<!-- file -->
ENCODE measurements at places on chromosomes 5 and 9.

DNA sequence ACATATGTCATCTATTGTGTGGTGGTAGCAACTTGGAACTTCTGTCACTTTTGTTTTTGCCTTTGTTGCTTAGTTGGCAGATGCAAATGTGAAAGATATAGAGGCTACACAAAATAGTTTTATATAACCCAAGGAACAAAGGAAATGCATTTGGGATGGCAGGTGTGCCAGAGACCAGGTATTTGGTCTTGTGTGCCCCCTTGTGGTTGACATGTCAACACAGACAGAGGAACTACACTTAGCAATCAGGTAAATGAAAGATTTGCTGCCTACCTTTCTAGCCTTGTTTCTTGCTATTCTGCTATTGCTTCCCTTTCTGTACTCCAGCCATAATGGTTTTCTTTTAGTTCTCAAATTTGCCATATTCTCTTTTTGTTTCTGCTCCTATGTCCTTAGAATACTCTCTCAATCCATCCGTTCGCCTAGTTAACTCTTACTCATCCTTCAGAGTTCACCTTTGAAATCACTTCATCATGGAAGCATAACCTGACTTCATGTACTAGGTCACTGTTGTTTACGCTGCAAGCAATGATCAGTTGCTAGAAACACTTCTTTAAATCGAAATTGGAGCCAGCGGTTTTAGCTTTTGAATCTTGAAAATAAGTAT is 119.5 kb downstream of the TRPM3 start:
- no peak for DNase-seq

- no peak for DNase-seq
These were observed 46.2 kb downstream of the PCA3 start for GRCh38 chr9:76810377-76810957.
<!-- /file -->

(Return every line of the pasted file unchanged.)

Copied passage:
ENCODE measurements at places on chromosomes 5 and 9.

DNA sequence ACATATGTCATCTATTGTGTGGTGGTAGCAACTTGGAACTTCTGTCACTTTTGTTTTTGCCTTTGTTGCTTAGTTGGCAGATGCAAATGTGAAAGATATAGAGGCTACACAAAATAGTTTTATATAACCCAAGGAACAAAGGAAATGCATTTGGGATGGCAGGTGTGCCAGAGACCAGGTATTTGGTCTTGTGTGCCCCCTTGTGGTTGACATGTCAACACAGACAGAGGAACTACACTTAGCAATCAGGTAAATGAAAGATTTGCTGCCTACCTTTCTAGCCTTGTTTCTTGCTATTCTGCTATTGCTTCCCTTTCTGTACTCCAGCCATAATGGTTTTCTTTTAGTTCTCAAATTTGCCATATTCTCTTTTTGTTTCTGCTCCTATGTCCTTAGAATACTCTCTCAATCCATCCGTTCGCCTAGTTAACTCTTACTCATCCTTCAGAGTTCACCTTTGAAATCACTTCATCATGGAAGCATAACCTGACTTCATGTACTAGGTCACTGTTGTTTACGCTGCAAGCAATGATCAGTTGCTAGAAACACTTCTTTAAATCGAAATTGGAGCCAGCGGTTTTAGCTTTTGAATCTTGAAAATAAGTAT is 119.5 kb downstream of the TRPM3 start:
- no peak for DNase-seq

- no peak for DNase-seq
These were observed 46.2 kb downstream of the PCA3 start for GRCh38 chr9:76810377-76810957.